It is springtime in Paris, 1918. The youngest of the Thibaults, Jacques, has been dead since the beginning of the war; his older brother, Antoine, a medical officer in the French army, has inhaled mustard gas while conducting an inspection tour aimed, ironically, at determining why so many members of the medical corps have been gassed. He survives, but with aftereffects that sap his energy, leave him short of breath, and make it difficult for him to speak. He has been recuperating — if that is the accurate word — in a hospital in southern France, but has obtained leave for a few days to return to Paris in order to attend the funeral of an old family retainer. While in the city, he consults with a senior colleague, Dr. Philip. As the two doctors go over the details of Antoine's case, he reads in his old mentor's eyes what at bottom he has already known but refused to admit to himself: that the course of his "recovery" is in fact a downward spiral of remission and relapse that must, inexorably, lead to his death within a matter of months.
For Antoine, who has taken great pride — that stubborn Thibault pride, the family crest — in his own skill and drive, in his scientific knowledge, in the bright future that lay ahead of him, this death sentence produces a paroxysm of horror. Naturally he has known all along — and he is not a religious man — that his life would one day end, but he has always been confident that his death would come only after a long life filled with accomplishments and laurels; there would be a sense of satisfaction, a legacy to leave behind. Abruptly, confronted with his own annihilation, he realizes that it will all come to nought.
The chapter that narrates Antoine's return home that evening is one of the briefest and most extraordinary in the book. Reeling, he first takes the boulevard Malesherbes to the rue Boissy-d'Anglas, "passing so close to the façades that his elbows at times struck the walls."
He found himself under the trees of the Champs-Élysées. Before him, through the trunks, barely illuminated but visible under the nocturnal light of that beautiful spring night, stretched the Place de la Concorde, crisscrossed by silent automobiles which appeared like beasts with phosphorescent eyes and then vanished into the darkness. He saw a bench and approached it. Before sitting down, out of habit, he told himself "Don't catch cold." (And at once he thought, "What does it matter, now?") The blinding verdict that he had read in Philip's face had taken posssession of his spirit, and not only his spirit but his body, like an enormous parasite, a devouring tumor that would crowd out everything else in order to bloom monstrously and occupy his entire being.The lyricism at just this point in the narrative, this nocturnal urban sublime in the face of the abyss, is remarkable, but it is about to become more so. He hears a distant howling noise in the night. At first he is barely aware of it; then:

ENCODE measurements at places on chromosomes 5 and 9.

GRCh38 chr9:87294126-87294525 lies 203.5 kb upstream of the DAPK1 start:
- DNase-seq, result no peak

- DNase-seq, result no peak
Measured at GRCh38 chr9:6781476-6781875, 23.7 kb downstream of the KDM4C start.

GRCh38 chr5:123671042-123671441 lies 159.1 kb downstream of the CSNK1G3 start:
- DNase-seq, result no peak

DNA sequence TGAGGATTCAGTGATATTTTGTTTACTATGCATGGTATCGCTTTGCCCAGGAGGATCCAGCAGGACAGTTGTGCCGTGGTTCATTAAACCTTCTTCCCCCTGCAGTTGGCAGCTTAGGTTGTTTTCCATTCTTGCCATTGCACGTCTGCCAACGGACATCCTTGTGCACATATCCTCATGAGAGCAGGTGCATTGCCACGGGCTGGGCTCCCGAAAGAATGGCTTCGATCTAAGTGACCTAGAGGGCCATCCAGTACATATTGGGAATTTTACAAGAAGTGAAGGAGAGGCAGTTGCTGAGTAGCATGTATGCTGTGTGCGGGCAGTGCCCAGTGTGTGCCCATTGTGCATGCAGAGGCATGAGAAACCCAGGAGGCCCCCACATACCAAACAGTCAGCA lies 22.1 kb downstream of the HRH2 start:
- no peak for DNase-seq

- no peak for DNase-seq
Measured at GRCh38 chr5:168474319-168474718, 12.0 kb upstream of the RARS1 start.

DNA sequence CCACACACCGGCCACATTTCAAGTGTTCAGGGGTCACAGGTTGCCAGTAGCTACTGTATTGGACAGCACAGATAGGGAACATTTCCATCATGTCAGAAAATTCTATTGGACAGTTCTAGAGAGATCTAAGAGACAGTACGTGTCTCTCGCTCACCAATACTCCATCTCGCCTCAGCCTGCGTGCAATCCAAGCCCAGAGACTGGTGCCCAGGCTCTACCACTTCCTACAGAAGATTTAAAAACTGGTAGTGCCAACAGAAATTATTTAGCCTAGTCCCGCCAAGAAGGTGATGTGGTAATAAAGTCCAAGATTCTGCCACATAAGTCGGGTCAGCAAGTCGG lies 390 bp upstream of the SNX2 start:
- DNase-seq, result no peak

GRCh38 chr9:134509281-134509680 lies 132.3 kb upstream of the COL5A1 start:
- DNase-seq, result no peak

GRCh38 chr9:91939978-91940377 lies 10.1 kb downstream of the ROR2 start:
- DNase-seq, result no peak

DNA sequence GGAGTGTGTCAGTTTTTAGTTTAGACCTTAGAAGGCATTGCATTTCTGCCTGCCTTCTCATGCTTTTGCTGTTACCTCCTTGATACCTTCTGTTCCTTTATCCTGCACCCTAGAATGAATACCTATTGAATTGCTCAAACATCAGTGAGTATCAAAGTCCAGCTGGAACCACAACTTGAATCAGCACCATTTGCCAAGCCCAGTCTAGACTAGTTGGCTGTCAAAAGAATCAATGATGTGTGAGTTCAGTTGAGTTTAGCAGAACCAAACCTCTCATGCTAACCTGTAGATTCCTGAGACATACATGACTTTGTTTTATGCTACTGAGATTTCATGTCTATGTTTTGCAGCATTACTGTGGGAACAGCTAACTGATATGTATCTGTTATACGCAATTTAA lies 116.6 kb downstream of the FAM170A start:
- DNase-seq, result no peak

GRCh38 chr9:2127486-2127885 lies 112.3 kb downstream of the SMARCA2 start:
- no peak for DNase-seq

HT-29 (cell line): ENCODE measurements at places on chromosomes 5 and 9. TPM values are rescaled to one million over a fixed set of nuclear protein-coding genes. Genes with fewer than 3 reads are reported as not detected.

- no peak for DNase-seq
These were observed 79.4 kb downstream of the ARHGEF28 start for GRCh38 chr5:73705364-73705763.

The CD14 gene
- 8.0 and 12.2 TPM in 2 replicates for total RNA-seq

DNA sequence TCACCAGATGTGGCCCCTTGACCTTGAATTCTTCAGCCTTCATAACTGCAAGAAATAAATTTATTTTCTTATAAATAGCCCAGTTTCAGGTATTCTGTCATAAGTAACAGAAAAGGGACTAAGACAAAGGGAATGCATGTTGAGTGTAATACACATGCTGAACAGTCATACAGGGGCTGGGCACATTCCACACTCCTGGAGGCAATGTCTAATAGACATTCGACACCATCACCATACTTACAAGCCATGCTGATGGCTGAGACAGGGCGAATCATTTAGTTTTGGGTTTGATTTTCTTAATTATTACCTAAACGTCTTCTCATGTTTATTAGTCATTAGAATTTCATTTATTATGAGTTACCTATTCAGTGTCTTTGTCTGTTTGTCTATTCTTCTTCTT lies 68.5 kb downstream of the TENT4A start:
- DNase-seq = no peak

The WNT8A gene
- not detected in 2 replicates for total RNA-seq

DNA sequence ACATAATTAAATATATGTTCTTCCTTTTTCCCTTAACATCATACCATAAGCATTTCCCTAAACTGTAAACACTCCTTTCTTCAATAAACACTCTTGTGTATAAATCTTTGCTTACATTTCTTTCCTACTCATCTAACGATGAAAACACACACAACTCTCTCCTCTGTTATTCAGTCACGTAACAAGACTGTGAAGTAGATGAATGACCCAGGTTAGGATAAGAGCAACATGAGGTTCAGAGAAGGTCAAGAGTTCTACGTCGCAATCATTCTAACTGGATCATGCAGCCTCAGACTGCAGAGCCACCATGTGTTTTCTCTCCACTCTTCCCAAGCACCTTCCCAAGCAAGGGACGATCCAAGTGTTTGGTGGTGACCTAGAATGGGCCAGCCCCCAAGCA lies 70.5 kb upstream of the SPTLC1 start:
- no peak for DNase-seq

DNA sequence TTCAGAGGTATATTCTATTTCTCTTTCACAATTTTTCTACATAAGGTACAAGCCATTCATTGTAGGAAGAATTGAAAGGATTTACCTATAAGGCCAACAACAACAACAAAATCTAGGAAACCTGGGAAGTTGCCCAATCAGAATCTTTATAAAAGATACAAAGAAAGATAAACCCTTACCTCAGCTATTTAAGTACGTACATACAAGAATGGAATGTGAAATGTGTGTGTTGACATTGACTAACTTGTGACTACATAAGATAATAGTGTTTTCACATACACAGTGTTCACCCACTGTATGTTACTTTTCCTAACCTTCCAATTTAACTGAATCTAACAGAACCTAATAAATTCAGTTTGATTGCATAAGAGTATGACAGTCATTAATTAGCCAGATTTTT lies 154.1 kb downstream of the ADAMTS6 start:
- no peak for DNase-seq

Two shadows, two female forms, emerged at a run from beneath the trees, and, almost at the same time, all the warning sirens began to scream at once. The sparse points of lights that blinked feebly around the Place de la Concorde were instantly extinguished.It is a night raid by German bombers, and the city is quickly blacked out. He hears distant detonations, the sounds of anti-aircraft guns, and rises from his bench.
Above Paris, an astonishing sky came to life. Emanating from every part of the horizon, luminous beams swept the vault of the night, their milky trails moving off and intersecting, scrutinizing the jumble of stars like a face, brutal, swift, or at times hesitating, stopping suddenly to examine a suspect spot, then recommencing their gliding investigation.He looks for a taxi,
But the square was now deserted, dark, immense and could only be discerned at moments. Its outline would suddenly appear, rising out of the gloom in the intermittent reflection of the searchlights, with its balustrades, its pale statues, its Obelisk, its fountains, and the funereal columns of its tall lampposts, like a vision in a dream, a city petrified by some enchantment, the vestige of a vanished civilization, a dead city, long buried in the sands.As the detonations and the sounds of machine gun fire rage on, he skirts the Tuileries and approaches the Pont Royal, watching halos of red flame rise all over the city.
He had forgotten his misery. Beneath that invisible, imprecise menace that hovered like the blind wrath of a god, an artificial excitation spurred his blood; a kind of furious inebriation gave him strength. He quickened his steps, reached the bridge, crossed the river, and plunged into the rue du Bac.A few moments later he is standing outside the building where he lives, resigned to his fate but dreading the solitude of rooms where he knows that no one awaits him.
These few pages are the last chapter of third-person narration in The Thibaults; the more than one hundred pages that follow are composed of letters and of entries in Antoine's journal, which he continues to the day of his death. It's almost as if Martin du Gard, who generally took a more scientific, matter-of-fact approach to narration, decided to pull out all the stops for a set-piece that would combine existential horror, the nightmare of modern warfare, and the beauty — and unexpected, evocative solitude — of the monuments of Paris into one final dazzling flourish.
[Image above: Yvon, Pont Royal and Quai des Tuileries. The translations are mine rather than Stuart Gilbert's, but in any case they pale beside the original.]